February 13, 2000 |
It has always been my policy to avoid making snap judgments about others. That's what I tried to do with the recent rash of cyberterrorism on the Internet. Reading about people who spend their days and nights obsessing over how to zing and zap people in cyberspace, I tried to understand why. What is the point? What do hackers get out of this besides a few laughs and the promise of three hots and a cot? These computer aficionados have used their considerable computing skills to bring Internet businesses and news organizations - among them CNN, Amazon.
December 10, 1999 |
From seemingly every corner came a low-level din. Conveyor belts whirred. Sorters chugged. Automatic labelers pressed on addresses with a steady ka-thunk, spitting out a new package every two seconds. Employees in sneakers and running shoes, computer printouts in hand, scurried among 152 aisles, grabbing books, CDs and videos. At noon Wednesday, a voice on the loudspeaker announced the hourly update: 2,317 orders received; 5,954 shipped. A cheer rang out. They were catching up on a backlog of orders at the company that claims to do things bigger, faster, better than anyone else.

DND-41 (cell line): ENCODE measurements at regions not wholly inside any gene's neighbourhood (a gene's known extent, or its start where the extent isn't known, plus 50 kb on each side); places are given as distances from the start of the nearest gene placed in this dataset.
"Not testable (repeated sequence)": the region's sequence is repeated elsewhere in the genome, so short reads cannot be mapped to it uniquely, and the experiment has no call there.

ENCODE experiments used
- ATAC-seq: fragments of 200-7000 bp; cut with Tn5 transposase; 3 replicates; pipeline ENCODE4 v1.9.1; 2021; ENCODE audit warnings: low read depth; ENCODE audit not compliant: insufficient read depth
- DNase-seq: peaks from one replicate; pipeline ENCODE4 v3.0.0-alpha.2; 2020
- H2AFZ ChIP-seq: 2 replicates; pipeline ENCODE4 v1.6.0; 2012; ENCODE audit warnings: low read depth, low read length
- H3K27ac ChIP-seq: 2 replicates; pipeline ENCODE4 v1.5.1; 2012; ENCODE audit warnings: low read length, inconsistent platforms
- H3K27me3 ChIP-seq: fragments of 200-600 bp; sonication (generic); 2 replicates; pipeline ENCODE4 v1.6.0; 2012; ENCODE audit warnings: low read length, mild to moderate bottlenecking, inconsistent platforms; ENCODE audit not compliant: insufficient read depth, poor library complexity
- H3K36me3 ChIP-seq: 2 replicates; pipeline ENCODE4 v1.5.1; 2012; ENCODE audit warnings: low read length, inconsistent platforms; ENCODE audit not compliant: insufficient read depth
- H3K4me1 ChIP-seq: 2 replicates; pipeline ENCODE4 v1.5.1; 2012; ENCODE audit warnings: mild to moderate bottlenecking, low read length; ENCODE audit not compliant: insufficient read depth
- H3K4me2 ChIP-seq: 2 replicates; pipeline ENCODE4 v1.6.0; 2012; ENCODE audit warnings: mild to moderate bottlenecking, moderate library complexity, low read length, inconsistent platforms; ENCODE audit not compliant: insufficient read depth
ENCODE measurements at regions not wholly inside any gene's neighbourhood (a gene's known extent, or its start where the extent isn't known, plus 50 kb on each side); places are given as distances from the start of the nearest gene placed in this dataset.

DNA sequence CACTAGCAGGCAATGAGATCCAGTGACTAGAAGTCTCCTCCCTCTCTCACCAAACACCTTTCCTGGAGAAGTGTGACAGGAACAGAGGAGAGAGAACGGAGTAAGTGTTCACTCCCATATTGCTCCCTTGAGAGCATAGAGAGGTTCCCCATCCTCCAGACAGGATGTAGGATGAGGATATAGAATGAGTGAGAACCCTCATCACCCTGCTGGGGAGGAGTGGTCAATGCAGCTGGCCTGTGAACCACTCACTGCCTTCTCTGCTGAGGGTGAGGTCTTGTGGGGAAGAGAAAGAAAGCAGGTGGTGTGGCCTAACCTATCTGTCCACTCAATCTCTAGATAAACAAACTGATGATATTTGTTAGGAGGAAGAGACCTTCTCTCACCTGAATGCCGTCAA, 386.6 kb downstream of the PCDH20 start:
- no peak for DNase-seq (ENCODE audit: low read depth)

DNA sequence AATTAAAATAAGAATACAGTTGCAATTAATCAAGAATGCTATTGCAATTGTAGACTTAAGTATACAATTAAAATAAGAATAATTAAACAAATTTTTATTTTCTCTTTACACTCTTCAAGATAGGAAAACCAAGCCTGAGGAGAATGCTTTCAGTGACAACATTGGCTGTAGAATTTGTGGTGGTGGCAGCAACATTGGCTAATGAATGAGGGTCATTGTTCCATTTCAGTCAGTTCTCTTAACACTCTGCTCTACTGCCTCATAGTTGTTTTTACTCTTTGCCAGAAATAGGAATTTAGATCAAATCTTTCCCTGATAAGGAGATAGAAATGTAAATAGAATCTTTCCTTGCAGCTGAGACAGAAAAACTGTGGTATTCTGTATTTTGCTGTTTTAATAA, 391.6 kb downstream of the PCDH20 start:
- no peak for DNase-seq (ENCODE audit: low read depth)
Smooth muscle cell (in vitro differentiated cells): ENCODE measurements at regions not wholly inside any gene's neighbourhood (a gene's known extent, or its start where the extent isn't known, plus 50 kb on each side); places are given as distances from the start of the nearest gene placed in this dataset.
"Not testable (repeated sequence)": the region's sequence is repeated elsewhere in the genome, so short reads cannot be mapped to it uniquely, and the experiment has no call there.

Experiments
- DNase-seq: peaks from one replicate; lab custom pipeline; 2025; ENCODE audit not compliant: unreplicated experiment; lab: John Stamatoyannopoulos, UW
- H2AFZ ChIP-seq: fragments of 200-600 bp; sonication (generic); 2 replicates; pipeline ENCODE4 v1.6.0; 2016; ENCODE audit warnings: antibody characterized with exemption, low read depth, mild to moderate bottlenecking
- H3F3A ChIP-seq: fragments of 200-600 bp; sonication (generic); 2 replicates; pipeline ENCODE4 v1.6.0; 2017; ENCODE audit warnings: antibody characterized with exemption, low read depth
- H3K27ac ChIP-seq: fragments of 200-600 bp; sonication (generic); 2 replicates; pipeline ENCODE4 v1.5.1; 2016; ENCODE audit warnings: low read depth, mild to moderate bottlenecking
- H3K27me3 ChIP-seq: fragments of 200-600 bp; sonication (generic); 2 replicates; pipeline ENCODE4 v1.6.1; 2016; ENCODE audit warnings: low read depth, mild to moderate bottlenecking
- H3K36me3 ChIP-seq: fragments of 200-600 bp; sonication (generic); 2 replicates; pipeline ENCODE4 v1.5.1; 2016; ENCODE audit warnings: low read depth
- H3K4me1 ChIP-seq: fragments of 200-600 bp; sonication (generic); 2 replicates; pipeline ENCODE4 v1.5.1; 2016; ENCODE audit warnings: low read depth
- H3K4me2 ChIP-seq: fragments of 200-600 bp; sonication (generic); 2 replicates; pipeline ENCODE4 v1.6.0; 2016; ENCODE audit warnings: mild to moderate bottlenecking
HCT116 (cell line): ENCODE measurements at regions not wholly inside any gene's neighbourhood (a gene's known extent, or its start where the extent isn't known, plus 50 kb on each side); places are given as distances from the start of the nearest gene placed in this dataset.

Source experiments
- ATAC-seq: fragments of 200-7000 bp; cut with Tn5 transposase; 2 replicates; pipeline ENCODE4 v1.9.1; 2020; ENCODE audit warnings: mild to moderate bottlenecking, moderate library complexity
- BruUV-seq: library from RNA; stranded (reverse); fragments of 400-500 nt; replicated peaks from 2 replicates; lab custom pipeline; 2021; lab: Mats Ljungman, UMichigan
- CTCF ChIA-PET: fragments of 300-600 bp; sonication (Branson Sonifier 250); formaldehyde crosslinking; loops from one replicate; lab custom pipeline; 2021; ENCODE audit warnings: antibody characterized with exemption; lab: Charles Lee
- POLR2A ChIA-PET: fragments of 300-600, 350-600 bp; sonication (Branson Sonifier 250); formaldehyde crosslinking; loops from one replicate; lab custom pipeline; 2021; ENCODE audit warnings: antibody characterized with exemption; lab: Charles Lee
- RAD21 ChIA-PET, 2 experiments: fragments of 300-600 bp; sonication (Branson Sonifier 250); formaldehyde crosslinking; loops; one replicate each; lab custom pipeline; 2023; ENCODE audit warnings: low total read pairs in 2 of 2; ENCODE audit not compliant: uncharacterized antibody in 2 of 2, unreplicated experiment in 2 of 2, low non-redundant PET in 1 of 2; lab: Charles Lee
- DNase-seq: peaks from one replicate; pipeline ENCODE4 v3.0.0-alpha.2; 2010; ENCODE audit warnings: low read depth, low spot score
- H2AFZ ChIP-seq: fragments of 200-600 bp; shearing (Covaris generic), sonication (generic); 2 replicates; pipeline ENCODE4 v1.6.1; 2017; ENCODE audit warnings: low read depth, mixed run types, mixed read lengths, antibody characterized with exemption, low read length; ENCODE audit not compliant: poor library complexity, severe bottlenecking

November 24, 1999 |
Sotheby's, the 255-year-old auction house that in 1811 auctioned off Napoleon Bonaparte's library and in this century fetched $78 million for Renoir's "Au Moulin de la Galette," has gone on-line. Sotheby's and Amazon.com have joined forces to create a 24-hour cyberspace auction house to offer antiques and expensive collectibles at prices ranging from $100 to more than $150,000 at their sothebys.amazon.com address. The address is offering items in more than 100 collecting categories, among them fine oil paintings, jewelry, watches, silver, furniture, entertainment and sports memorabilia, vintage fashions, coins and photographs.
November 18, 1999 |
Businesses are launching Web sites as quickly as possible, hoping that a dot-com address will help them grab a share of a market expected to grow to $1.5 trillion by 2003. But all too many of the companies eager for Internet success fail, largely because they have no inkling of what a Web site should look like, what it should contain, or how it should treat potential customers, two experts who have studied e-commerce warned at a Comdex seminar. Comdex, the computer industry's annual dog and pony show, is celebrating its 20th anniversary here this year.
September 30, 1999 |
Amazon.com Inc., the biggest Internet retailer, said it will rent space to other merchants and create an online shopping mall with more than 500,000 products. Starting today, a company can list as many as 3,000 items on zShops, an area on Amazon.com's Web site, for $9.99 a month. Amazon.com, which until now has sold mostly books, music, and a few other products, will be paid a percentage of each zShops sale. The plan brings chief executive officer Jeffrey Bezos back to his original strategy of selling merchandise without the cost of carrying inventory.